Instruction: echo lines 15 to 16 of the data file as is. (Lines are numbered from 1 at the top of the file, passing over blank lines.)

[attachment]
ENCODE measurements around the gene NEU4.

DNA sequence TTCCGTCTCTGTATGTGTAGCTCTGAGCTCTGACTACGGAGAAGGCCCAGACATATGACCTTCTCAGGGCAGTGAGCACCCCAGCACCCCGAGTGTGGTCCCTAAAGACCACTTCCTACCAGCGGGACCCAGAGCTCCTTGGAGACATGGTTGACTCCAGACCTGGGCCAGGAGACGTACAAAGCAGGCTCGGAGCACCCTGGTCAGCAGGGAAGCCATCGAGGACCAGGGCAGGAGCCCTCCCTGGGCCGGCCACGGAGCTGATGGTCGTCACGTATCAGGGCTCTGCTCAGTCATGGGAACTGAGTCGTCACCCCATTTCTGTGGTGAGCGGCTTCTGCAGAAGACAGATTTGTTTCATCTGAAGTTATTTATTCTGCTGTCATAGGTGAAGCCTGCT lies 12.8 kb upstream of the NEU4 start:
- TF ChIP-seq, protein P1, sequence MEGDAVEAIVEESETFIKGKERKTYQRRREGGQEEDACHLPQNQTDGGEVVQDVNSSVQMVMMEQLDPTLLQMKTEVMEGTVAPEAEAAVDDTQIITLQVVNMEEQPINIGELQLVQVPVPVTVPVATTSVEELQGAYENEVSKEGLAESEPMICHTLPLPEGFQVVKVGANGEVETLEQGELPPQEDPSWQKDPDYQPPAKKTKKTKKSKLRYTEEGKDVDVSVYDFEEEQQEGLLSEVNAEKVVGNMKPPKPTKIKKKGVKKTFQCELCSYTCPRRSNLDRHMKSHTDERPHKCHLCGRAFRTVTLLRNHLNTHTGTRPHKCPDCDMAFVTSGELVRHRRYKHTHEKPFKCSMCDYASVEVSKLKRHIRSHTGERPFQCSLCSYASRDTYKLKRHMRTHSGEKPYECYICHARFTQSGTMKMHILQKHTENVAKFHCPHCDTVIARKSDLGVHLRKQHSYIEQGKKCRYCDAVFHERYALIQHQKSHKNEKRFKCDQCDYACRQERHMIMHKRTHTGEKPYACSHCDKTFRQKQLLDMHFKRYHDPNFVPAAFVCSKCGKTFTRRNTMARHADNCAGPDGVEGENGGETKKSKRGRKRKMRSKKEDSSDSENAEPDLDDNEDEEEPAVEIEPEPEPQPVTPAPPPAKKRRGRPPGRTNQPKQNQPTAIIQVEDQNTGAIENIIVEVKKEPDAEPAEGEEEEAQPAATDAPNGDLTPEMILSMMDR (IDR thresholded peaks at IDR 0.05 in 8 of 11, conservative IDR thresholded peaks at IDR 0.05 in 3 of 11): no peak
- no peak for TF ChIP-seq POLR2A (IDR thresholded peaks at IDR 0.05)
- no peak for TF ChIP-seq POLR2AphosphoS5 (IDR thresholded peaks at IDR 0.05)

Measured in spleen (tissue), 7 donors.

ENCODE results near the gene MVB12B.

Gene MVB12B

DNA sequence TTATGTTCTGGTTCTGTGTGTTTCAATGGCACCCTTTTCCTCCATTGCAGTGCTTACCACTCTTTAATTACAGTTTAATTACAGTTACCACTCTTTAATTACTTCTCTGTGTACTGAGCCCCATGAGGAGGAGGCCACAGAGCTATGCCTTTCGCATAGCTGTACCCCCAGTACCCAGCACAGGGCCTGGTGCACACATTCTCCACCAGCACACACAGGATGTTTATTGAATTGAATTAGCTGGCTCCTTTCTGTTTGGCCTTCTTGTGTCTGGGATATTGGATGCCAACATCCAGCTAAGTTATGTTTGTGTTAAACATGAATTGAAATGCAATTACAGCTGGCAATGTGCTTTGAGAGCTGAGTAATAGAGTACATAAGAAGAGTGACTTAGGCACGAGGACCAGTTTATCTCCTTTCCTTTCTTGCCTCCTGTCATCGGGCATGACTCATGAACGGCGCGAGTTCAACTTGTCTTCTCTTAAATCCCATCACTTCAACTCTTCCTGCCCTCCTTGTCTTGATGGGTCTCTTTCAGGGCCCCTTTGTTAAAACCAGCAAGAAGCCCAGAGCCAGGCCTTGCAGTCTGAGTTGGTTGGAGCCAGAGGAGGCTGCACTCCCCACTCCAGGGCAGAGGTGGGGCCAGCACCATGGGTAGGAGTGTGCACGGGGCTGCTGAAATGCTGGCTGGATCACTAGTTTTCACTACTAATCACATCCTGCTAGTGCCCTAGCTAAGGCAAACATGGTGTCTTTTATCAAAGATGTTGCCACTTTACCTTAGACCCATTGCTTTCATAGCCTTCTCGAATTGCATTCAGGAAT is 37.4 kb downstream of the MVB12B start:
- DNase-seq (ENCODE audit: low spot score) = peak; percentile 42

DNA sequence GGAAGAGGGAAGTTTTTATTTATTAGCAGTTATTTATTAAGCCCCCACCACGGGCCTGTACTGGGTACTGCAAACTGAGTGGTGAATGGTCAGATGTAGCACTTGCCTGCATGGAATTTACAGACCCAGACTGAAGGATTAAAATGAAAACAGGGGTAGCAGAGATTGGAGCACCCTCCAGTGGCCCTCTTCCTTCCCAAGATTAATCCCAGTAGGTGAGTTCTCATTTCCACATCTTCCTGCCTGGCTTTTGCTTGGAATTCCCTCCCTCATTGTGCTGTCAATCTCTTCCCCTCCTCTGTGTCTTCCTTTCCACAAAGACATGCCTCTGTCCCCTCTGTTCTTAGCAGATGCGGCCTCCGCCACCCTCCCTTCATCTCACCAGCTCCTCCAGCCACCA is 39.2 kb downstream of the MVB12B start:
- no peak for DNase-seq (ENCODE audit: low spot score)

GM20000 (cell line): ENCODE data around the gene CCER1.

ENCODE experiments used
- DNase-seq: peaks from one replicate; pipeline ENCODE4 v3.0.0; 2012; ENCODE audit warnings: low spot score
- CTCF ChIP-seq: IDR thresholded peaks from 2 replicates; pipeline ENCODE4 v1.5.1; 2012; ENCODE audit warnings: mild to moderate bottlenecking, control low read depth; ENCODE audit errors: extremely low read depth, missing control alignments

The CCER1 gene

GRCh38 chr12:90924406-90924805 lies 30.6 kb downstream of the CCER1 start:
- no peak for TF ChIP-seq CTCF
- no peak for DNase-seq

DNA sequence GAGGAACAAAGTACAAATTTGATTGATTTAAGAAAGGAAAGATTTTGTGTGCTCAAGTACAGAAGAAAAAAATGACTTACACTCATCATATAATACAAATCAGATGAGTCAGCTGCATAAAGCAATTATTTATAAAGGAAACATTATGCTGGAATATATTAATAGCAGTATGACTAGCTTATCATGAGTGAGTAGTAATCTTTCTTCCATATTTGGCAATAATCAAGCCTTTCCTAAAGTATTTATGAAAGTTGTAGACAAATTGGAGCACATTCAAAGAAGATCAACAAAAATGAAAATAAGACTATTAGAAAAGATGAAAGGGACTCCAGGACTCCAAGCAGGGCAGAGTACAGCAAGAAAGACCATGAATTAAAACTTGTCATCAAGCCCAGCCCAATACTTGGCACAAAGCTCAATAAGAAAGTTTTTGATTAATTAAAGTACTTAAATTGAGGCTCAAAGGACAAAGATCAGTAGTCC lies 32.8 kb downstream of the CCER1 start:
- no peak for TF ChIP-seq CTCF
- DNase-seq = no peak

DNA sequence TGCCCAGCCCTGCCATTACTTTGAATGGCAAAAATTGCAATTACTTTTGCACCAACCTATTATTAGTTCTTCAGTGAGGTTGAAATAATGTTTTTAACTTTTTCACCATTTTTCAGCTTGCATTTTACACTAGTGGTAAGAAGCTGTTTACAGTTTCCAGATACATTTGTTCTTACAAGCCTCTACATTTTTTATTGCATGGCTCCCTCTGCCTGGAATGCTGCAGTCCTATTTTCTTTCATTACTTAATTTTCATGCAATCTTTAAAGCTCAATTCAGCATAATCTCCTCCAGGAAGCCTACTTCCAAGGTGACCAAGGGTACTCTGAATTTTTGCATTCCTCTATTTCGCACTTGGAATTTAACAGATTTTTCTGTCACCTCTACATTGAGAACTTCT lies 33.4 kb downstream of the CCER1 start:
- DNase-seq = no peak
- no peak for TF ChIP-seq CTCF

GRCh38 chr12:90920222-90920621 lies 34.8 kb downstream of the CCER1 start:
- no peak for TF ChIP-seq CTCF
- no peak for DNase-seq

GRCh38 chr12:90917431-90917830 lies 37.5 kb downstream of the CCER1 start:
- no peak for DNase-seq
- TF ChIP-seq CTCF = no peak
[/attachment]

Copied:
- DNase-seq: peaks from one replicate; pipeline ENCODE4 v3.0.0; 2012; ENCODE audit warnings: low spot score
- CTCF ChIP-seq: IDR thresholded peaks from 2 replicates; pipeline ENCODE4 v1.5.1; 2012; ENCODE audit warnings: mild to moderate bottlenecking, control low read depth; ENCODE audit errors: extremely low read depth, missing control alignments